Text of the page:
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Molecular insights into pyruvate-sensing of the LytS/LytTR-type BtsS/BtsR signaling cascade of Escherichia coli
Molecular insights into pyruvate-sensing of the LytS/LytTR-type BtsS/BtsR signaling cascade of Escherichia coli
LytS/LytTR-type histidine kinase/response regulator systems regulate pathogen-specific mechanisms during infection of human or plant hosts. Escherichia coli has two LytS/LytTR systems, BtsS/BtsR and YpdA/YpdB. The histidine kinase BtsS is a high-affinity sensor for extracellular pyruvate and interacts with response regulator BtsR to activate the expression of btsT, which encodes a symporter for pyruvate and proton. This thesis describes new insights into the molecular mechanism of how pyruvate binding triggers the signal transduction process. It was experimentally shown that BtsS is a seven-helix receptor, with its N-terminus located in the periplasm. Using a screening assay based on site-directed mutagenesis, the pyruvate-binding site was identified within the membrane-spanning domains of BtsS. It is a small cavity, and pyruvate forms interactions with the side chains of arginine 72, arginine 99, cysteine 110, and serine 113, located in the transmembrane helices III, IV and V, respectively. The interactions between pyruvate and these four amino acids were further confirmed by molecular dynamics simulation studies. In addition, three other amino acids in BtsS were found to be important for structure and signal transduction. Arginine 192 (helix VII) plays a role in the interaction with BtsR. Serine 25 (helix I) is important for conformational dynamics, as BtsS variants in which Serine 25 has beenreplaced by alanine or valine maintain the signal transduction system in an ON state. Cysteine 15 is likely involved in the formation of a disulfide bridge, but this is not essential for signal transduction in vivo under the conditions tested. In previous studies, the autophosphorylation activity of BtsS was not detectable. Here, for the first time, BtsS was shown to have very low autophosphorylation activity in the presence of Mg2+-ATP, which was approximately 10-fold higher when Mn2+-ATP was used. The predicted phosphorylation site at histidine 382 was confirmed. Moreover, the autokinase activity of BtsS could be stimulated in the presence of pyruvate. Measurements of in vitro autophosphorylation activity were used as a parameter to determine the molecular effects of individual amino acid replacements in BtsS, and the effects resulted not only in massive changes in activity levels but also in pyruvate-independent activity for many variants. The elucidation of the pyruvate-binding site of BtsS opened the possibility of redesigning BtsS into a sensor of pyruvate-like ligands such as lactate, which can be used as a biosensor in medicine. The required workflow and a high-throughput screening system were established.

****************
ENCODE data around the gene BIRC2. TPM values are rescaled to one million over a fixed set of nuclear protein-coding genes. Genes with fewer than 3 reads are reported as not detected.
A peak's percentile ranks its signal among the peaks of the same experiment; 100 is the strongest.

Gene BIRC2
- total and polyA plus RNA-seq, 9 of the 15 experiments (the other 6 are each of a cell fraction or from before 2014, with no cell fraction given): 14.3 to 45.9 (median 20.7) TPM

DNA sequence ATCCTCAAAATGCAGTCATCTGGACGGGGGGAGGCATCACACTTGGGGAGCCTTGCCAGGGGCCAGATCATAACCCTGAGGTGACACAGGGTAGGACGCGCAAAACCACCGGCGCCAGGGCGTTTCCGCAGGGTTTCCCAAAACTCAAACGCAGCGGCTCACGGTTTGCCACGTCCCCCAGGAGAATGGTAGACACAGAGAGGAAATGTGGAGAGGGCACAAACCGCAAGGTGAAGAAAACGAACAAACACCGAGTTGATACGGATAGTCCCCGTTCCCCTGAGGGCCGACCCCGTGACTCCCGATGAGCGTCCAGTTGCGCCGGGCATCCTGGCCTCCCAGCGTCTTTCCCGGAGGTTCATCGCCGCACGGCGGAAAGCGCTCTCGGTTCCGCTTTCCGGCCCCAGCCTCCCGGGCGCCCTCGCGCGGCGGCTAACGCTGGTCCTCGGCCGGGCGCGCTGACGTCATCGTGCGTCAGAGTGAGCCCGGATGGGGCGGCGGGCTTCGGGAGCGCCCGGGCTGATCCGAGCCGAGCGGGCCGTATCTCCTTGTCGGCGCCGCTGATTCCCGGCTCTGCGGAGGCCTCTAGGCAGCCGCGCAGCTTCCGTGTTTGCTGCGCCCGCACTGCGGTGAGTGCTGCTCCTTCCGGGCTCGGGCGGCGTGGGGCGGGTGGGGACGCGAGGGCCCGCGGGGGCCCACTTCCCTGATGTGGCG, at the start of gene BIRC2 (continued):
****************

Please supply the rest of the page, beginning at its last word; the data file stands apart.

bacterial sensing and signal transduction, receptor, membrane protein, stimulus perception
Qiu, Jin
2023
English
Universitätsbibliothek der Ludwig-Maximilians-Universität München
Qiu, Jin (2023): Molecular insights into pyruvate-sensing of the LytS/LytTR-type BtsS/BtsR signaling cascade of Escherichia coli. Dissertation, LMU München: Faculty of Biology
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Abstract

LytS/LytTR-type histidine kinase/response regulator systems regulate pathogen-specific mechanisms during infection of human or plant hosts. Escherichia coli has two LytS/LytTR systems, BtsS/BtsR and YpdA/YpdB. The histidine kinase BtsS is a high-affinity sensor for extracellular pyruvate and interacts with response regulator BtsR to activate the expression of btsT, which encodes a symporter for pyruvate and proton. This thesis describes new insights into the molecular mechanism of how pyruvate binding triggers the signal transduction process. It was experimentally shown that BtsS is a seven-helix receptor, with its N-terminus located in the periplasm. Using a screening assay based on site-directed mutagenesis, the pyruvate-binding site was identified within the membrane-spanning domains of BtsS. It is a small cavity, and pyruvate forms interactions with the side chains of arginine 72, arginine 99, cysteine 110, and serine 113, located in the transmembrane helices III, IV and V, respectively. The interactions between pyruvate and these four amino acids were further confirmed by molecular dynamics simulation studies. In addition, three other amino acids in BtsS were found to be important for structure and signal transduction. Arginine 192 (helix VII) plays a role in the interaction with BtsR. Serine 25 (helix I) is important for conformational dynamics, as BtsS variants in which Serine 25 has beenreplaced by alanine or valine maintain the signal transduction system in an ON state. Cysteine 15 is likely involved in the formation of a disulfide bridge, but this is not essential for signal transduction in vivo under the conditions tested. In previous studies, the autophosphorylation activity of BtsS was not detectable. Here, for the first time, BtsS was shown to have very low autophosphorylation activity in the presence of Mg2+-ATP, which was approximately 10-fold higher when Mn2+-ATP was used. The predicted phosphorylation site at histidine 382 was confirmed. Moreover, the autokinase activity of BtsS could be stimulated in the presence of pyruvate. Measurements of in vitro autophosphorylation activity were used as a parameter to determine the molecular effects of individual amino acid replacements in BtsS, and the effects resulted not only in massive changes in activity levels but also in pyruvate-independent activity for many variants. The elucidation of the pyruvate-binding site of BtsS opened the possibility of redesigning BtsS into a sensor of pyruvate-like ligands such as lactate, which can be used as a biosensor in medicine. The required workflow and a high-throughput screening system were established.